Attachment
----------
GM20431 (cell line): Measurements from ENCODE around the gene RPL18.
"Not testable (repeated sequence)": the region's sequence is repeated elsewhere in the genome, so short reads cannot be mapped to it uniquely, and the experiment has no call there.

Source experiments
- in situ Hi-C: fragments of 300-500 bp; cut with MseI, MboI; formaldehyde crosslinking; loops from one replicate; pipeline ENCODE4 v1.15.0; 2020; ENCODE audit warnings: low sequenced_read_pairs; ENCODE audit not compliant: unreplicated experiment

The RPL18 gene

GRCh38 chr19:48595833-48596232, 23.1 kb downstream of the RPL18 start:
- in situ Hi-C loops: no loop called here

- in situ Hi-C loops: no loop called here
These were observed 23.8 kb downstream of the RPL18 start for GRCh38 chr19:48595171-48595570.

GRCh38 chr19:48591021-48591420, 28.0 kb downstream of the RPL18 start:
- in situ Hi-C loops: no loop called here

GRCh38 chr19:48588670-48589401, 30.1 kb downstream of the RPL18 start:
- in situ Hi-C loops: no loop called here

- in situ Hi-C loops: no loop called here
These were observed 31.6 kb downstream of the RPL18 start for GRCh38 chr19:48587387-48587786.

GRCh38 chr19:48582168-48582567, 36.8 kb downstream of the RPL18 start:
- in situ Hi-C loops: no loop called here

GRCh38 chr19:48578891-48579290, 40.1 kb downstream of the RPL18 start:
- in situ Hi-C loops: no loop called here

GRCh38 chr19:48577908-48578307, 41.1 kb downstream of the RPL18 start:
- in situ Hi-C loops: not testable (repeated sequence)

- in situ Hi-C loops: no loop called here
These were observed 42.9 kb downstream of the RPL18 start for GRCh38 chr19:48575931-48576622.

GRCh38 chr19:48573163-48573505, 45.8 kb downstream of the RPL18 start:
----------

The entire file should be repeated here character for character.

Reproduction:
GM20431 (cell line): Measurements from ENCODE around the gene RPL18.
"Not testable (repeated sequence)": the region's sequence is repeated elsewhere in the genome, so short reads cannot be mapped to it uniquely, and the experiment has no call there.

Source experiments
- in situ Hi-C: fragments of 300-500 bp; cut with MseI, MboI; formaldehyde crosslinking; loops from one replicate; pipeline ENCODE4 v1.15.0; 2020; ENCODE audit warnings: low sequenced_read_pairs; ENCODE audit not compliant: unreplicated experiment

The RPL18 gene

GRCh38 chr19:48595833-48596232, 23.1 kb downstream of the RPL18 start:
- in situ Hi-C loops: no loop called here

- in situ Hi-C loops: no loop called here
These were observed 23.8 kb downstream of the RPL18 start for GRCh38 chr19:48595171-48595570.

GRCh38 chr19:48591021-48591420, 28.0 kb downstream of the RPL18 start:
- in situ Hi-C loops: no loop called here

GRCh38 chr19:48588670-48589401, 30.1 kb downstream of the RPL18 start:
- in situ Hi-C loops: no loop called here

- in situ Hi-C loops: no loop called here
These were observed 31.6 kb downstream of the RPL18 start for GRCh38 chr19:48587387-48587786.

GRCh38 chr19:48582168-48582567, 36.8 kb downstream of the RPL18 start:
- in situ Hi-C loops: no loop called here

GRCh38 chr19:48578891-48579290, 40.1 kb downstream of the RPL18 start:
- in situ Hi-C loops: no loop called here

GRCh38 chr19:48577908-48578307, 41.1 kb downstream of the RPL18 start:
- in situ Hi-C loops: not testable (repeated sequence)

- in situ Hi-C loops: no loop called here
These were observed 42.9 kb downstream of the RPL18 start for GRCh38 chr19:48575931-48576622.

GRCh38 chr19:48573163-48573505, 45.8 kb downstream of the RPL18 start: